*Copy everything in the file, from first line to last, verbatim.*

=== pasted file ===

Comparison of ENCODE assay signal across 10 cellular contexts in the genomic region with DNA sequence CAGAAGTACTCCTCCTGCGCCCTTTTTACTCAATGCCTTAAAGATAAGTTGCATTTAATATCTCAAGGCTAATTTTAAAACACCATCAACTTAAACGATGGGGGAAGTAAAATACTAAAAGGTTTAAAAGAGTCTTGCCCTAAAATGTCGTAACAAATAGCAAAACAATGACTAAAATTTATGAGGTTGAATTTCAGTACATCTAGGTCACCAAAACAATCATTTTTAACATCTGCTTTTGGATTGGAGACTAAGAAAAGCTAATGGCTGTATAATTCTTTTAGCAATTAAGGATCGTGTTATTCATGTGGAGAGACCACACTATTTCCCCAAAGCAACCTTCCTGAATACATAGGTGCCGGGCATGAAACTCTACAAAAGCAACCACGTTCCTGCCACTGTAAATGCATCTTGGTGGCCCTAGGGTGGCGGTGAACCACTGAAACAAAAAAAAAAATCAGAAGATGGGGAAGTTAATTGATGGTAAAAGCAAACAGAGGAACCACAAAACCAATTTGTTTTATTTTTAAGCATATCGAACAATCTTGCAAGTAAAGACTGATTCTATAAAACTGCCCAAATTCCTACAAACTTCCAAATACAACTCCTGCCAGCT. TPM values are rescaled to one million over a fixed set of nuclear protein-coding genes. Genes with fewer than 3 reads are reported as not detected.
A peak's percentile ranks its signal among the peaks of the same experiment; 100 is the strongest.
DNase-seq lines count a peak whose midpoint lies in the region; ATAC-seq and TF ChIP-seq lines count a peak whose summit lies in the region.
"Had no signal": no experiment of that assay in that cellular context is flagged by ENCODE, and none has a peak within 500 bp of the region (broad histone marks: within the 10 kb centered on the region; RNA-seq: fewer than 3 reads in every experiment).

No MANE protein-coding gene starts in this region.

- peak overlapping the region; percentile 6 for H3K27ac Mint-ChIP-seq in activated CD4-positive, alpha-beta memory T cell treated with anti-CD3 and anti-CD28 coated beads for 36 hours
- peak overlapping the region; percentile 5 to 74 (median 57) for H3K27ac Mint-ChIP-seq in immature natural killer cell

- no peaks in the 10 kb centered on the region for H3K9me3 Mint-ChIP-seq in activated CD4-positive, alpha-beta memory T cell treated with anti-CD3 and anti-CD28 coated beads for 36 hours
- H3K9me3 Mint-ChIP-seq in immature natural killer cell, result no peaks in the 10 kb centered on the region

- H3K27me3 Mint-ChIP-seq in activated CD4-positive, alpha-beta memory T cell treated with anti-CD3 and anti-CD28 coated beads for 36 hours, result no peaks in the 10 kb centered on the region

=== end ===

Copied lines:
Comparison of ENCODE assay signal across 10 cellular contexts in the genomic region with DNA sequence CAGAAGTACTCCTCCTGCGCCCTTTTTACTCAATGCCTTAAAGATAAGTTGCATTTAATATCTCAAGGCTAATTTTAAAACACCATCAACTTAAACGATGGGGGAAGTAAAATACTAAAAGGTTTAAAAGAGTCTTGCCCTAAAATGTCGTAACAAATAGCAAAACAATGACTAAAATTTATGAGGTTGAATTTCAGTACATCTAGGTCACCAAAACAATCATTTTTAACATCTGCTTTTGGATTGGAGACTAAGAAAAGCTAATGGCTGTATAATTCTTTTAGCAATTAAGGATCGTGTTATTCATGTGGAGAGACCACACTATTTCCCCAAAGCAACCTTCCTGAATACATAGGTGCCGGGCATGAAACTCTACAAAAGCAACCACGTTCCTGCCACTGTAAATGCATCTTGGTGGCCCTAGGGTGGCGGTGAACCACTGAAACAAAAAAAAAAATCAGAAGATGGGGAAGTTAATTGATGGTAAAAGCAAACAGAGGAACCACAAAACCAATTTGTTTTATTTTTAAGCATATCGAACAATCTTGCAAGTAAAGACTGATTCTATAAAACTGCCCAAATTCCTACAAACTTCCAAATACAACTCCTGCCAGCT. TPM values are rescaled to one million over a fixed set of nuclear protein-coding genes. Genes with fewer than 3 reads are reported as not detected.
A peak's percentile ranks its signal among the peaks of the same experiment; 100 is the strongest.
DNase-seq lines count a peak whose midpoint lies in the region; ATAC-seq and TF ChIP-seq lines count a peak whose summit lies in the region.
"Had no signal": no experiment of that assay in that cellular context is flagged by ENCODE, and none has a peak within 500 bp of the region (broad histone marks: within the 10 kb centered on the region; RNA-seq: fewer than 3 reads in every experiment).

No MANE protein-coding gene starts in this region.

- peak overlapping the region; percentile 6 for H3K27ac Mint-ChIP-seq in activated CD4-positive, alpha-beta memory T cell treated with anti-CD3 and anti-CD28 coated beads for 36 hours
- peak overlapping the region; percentile 5 to 74 (median 57) for H3K27ac Mint-ChIP-seq in immature natural killer cell

- no peaks in the 10 kb centered on the region for H3K9me3 Mint-ChIP-seq in activated CD4-positive, alpha-beta memory T cell treated with anti-CD3 and anti-CD28 coated beads for 36 hours
- H3K9me3 Mint-ChIP-seq in immature natural killer cell, result no peaks in the 10 kb centered on the region

- H3K27me3 Mint-ChIP-seq in activated CD4-positive, alpha-beta memory T cell treated with anti-CD3 and anti-CD28 coated beads for 36 hours, result no peaks in the 10 kb centered on the region